Now it’s seventeen years later. I’ve been living back in my hometown for ten years now. Time has flown by and I turned fifty last year. My mother’s a wonder; she just turned seventy and barely looks fifty herself. She recently survived breast cancer and I’ve had to accept the idea of her mortality as I had to accept my own at thirty-three. There have been some profound changes in her these past few years. Always a bit forgetful, even in her youth, she has begun to be more and more absent-minded; that was always her way, but she has grown steadily worse. She’s constantly losing things like her keys or her phone. Always one to repeat herself to drive home a point, she now simply forgets what she has told you already and repeats herself constantly. Last year, my brother and stepfather asked me to convince her to talk to her doctor about these issues. She eventually did, but told us that they had run tests and it was just “typical aging.” I wasn’t convinced. Things were getting worse steadily and slowly. One Sunday, I dropped by her place to pick up a check she had written me. She wrote out the check and I left to stop by my brother’s. When I got home, I had three calls from her. I called, and she asked me when I was going to stop by for the check. I was convinced that it was time to take another step and see a specialist. This was not normal.
In the winter and fall, when my parents don’t go to spend weekends at their lake house, we go out to breakfast most Sundays. We were at breakfast about a month ago, and we had ordered our meals. The waitress stopped back at our table and mom asked her when she was going to take our order. We assured her that we had already and my dad excused himself to use the restroom. It was time to bring it up. I asked her if she thought it was time to see a specialist about these memory issues. After a brief pause, she informed me that she had months ago and they ran tests and did scans. My heart was in my mouth as I held her hand across the table. She finally shared what she had only shared with her husband. She was in the beginning stages of dementia. Like my own diagnosis years ago, I was hardly shocked, but I was much more saddened. It was hard not to cry, but I knew my tears would only pain her. We talked about my brother and telling him, but she insisted on waiting until she had had the next set of tests. I briefly argued that she had to tell him, we all had to be prepared, as a family, for what was to come. My mother is as stubborn as I am and so I had to abjure. It was her choice. My brother brought it up not days later; mom had unknowingly let something slip with him. She never could keep a secret, so my brother knew anyway. He was worried that I didn’t know.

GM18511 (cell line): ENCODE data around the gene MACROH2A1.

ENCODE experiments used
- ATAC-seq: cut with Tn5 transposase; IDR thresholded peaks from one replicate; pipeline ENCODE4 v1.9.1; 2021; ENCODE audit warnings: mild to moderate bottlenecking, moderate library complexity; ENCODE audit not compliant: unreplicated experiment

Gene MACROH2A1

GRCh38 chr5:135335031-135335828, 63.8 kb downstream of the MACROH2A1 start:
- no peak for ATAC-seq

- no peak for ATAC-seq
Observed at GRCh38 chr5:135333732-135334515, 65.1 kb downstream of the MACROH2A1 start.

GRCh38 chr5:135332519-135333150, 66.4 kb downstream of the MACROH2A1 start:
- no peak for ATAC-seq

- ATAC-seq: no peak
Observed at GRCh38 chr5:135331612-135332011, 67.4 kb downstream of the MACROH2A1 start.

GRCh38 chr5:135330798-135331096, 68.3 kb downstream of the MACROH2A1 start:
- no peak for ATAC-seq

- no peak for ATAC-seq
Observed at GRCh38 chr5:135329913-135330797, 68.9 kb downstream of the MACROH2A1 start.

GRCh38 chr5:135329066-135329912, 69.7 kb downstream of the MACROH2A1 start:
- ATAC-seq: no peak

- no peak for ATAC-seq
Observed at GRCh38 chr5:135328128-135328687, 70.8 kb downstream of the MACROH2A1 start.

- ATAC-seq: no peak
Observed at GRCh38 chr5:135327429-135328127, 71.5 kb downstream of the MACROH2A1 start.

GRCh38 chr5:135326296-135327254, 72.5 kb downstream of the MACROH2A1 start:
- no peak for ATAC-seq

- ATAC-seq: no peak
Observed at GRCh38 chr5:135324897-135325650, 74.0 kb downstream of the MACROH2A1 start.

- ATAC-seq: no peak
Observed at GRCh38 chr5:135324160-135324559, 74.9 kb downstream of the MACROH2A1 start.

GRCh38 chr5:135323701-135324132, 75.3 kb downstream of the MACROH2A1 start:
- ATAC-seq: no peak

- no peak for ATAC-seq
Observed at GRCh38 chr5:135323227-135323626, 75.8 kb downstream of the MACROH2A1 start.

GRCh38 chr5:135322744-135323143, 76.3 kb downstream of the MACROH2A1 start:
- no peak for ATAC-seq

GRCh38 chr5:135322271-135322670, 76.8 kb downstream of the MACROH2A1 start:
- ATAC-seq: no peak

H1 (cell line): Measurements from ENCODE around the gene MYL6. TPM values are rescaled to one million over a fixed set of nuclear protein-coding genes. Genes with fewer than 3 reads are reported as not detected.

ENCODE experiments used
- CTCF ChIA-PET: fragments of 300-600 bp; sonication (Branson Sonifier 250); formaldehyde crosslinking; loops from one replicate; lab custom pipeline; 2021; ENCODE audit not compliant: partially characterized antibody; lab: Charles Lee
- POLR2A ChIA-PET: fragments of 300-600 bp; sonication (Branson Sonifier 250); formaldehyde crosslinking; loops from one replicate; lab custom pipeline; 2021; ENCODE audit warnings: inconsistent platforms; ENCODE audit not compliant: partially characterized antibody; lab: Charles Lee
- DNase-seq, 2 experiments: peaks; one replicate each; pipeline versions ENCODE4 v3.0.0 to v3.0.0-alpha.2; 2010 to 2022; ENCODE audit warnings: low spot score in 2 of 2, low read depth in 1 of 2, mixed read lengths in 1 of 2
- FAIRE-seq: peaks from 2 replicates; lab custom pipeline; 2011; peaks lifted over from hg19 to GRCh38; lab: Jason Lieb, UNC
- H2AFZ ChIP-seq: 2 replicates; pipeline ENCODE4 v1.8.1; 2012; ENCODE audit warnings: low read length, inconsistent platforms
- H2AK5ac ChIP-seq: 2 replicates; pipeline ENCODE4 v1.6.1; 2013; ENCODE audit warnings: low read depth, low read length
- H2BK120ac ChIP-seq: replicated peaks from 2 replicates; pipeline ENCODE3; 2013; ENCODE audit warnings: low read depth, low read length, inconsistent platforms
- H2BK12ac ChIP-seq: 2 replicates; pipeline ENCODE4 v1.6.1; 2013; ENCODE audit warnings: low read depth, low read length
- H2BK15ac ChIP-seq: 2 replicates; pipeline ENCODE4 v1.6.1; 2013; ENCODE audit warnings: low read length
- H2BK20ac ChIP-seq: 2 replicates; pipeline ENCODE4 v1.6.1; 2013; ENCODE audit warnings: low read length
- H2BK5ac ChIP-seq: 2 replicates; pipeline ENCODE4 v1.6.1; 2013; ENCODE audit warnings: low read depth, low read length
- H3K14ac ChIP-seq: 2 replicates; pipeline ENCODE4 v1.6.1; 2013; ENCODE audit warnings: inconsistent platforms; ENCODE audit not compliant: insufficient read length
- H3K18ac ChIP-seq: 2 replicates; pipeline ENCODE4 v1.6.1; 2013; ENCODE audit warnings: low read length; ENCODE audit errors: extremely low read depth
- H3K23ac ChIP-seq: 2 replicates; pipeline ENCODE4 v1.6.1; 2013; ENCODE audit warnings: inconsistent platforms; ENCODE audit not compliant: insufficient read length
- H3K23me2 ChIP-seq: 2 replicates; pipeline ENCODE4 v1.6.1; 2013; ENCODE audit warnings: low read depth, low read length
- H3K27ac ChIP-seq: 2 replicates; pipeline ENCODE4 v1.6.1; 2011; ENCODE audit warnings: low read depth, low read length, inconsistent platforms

All of our lives are a journey; they all come to an end. As hard as it is, I have to accept that my mom has entered the last phase of her journey. Not only that, but the journey won’t be afloat on still waters. She will fade, and there will come a time in these coming years when she won’t recognize the faces of those who love her the most. It’ll hurt, a lot, and as a family, we must give her all the love and patience that is her due. My plans of moving away again must be put aside. I want to spend as much time with her as I can. She’s done so much for me, it’s her due. Tears will come to my eyes, they are now, but I won’t let her see. It will only make her feel bad, my mom is a totally selfless person and I won’t burden her. I’ll treasure each moment I have with her. Who knows how many more there are. As always, her unconditional love, as well as my faith, will see me through.
John Francis Leonard is an advocate and writer, as well as a voracious reader of literature, which helps to feed his love of the English language. He has been living with HIV for fifteen years. His fiction has been published in the ImageOutWrite literary journal and he is a literary critic for Lambda Literary. Follow him on Twitter @JohnFrancisleo2.